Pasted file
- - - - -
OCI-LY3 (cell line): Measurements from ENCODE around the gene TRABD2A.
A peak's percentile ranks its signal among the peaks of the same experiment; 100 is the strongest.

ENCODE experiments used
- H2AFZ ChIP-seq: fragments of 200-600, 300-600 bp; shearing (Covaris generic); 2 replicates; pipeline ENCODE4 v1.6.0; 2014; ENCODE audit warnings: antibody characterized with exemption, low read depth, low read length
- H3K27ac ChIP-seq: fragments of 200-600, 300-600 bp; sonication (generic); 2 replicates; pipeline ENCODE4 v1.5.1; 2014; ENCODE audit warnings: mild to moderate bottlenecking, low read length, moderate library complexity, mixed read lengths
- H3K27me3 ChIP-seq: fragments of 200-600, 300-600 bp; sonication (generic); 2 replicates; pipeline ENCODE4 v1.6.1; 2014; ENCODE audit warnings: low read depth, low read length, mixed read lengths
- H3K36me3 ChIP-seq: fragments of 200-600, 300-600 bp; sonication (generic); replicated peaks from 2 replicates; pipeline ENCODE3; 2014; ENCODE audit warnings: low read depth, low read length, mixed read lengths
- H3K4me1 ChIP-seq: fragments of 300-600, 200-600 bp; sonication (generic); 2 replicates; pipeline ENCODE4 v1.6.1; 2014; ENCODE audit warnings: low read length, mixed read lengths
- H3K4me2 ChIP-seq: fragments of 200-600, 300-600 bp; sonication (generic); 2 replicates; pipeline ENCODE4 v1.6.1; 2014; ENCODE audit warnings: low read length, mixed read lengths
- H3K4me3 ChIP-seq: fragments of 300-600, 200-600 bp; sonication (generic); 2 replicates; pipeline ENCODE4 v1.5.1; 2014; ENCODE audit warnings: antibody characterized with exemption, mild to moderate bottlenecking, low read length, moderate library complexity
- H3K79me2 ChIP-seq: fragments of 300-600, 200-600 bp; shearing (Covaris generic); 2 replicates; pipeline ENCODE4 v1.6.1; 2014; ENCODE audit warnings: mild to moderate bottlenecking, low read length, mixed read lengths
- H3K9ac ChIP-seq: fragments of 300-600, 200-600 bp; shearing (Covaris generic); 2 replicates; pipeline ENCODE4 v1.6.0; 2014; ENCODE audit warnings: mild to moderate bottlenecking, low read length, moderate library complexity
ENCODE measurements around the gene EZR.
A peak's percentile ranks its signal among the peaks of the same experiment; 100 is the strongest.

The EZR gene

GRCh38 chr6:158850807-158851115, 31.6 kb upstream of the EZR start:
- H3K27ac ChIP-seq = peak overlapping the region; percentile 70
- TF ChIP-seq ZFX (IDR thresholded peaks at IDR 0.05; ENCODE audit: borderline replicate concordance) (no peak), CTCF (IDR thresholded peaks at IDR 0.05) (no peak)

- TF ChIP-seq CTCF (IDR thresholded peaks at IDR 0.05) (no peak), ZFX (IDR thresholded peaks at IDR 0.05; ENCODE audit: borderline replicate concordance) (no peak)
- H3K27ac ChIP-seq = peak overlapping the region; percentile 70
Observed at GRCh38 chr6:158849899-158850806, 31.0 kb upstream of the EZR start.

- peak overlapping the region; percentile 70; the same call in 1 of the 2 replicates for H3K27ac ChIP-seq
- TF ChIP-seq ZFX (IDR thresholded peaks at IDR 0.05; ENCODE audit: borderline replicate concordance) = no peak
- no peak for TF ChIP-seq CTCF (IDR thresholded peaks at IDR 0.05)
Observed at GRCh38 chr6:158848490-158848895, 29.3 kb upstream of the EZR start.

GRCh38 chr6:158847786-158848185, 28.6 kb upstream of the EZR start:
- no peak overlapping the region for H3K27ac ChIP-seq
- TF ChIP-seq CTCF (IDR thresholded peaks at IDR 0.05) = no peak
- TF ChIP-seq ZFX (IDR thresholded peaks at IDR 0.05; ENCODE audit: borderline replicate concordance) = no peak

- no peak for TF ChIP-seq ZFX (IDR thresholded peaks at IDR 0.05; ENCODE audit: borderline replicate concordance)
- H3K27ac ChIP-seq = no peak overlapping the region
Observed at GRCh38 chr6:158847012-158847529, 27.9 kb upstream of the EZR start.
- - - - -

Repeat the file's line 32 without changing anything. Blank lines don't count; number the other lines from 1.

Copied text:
Observed at GRCh38 chr6:158847012-158847529, 27.9 kb upstream of the EZR start.